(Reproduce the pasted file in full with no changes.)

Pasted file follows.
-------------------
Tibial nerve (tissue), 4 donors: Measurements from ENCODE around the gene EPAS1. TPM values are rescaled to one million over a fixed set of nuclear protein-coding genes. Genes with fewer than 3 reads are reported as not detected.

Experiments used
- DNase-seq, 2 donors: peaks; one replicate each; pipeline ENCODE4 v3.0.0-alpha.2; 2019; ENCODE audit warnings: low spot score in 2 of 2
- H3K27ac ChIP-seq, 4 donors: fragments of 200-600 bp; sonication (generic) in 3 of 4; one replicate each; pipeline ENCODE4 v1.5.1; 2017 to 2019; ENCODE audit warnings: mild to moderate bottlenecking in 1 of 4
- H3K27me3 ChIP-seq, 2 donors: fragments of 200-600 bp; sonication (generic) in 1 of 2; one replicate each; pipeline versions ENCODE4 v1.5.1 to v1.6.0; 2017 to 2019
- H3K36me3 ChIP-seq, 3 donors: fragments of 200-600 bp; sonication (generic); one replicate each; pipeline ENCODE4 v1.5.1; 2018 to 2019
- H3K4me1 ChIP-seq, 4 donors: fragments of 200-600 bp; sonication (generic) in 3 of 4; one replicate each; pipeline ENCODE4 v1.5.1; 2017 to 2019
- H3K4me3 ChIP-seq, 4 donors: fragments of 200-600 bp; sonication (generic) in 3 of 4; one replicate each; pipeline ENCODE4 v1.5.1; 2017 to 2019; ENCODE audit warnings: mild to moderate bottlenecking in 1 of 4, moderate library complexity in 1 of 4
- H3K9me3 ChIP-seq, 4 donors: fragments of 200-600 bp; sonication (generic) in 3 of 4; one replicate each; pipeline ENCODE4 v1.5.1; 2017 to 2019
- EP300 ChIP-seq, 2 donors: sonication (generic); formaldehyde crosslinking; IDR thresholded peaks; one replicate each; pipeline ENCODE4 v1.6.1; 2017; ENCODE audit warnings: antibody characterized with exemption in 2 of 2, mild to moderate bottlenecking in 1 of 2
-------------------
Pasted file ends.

Tibial nerve (tissue), 4 donors: Measurements from ENCODE around the gene EPAS1. TPM values are rescaled to one million over a fixed set of nuclear protein-coding genes. Genes with fewer than 3 reads are reported as not detected.

Experiments used
- DNase-seq, 2 donors: peaks; one replicate each; pipeline ENCODE4 v3.0.0-alpha.2; 2019; ENCODE audit warnings: low spot score in 2 of 2
- H3K27ac ChIP-seq, 4 donors: fragments of 200-600 bp; sonication (generic) in 3 of 4; one replicate each; pipeline ENCODE4 v1.5.1; 2017 to 2019; ENCODE audit warnings: mild to moderate bottlenecking in 1 of 4
- H3K27me3 ChIP-seq, 2 donors: fragments of 200-600 bp; sonication (generic) in 1 of 2; one replicate each; pipeline versions ENCODE4 v1.5.1 to v1.6.0; 2017 to 2019
- H3K36me3 ChIP-seq, 3 donors: fragments of 200-600 bp; sonication (generic); one replicate each; pipeline ENCODE4 v1.5.1; 2018 to 2019
- H3K4me1 ChIP-seq, 4 donors: fragments of 200-600 bp; sonication (generic) in 3 of 4; one replicate each; pipeline ENCODE4 v1.5.1; 2017 to 2019
- H3K4me3 ChIP-seq, 4 donors: fragments of 200-600 bp; sonication (generic) in 3 of 4; one replicate each; pipeline ENCODE4 v1.5.1; 2017 to 2019; ENCODE audit warnings: mild to moderate bottlenecking in 1 of 4, moderate library complexity in 1 of 4
- H3K9me3 ChIP-seq, 4 donors: fragments of 200-600 bp; sonication (generic) in 3 of 4; one replicate each; pipeline ENCODE4 v1.5.1; 2017 to 2019
- EP300 ChIP-seq, 2 donors: sonication (generic); formaldehyde crosslinking; IDR thresholded peaks; one replicate each; pipeline ENCODE4 v1.6.1; 2017; ENCODE audit warnings: antibody characterized with exemption in 2 of 2, mild to moderate bottlenecking in 1 of 2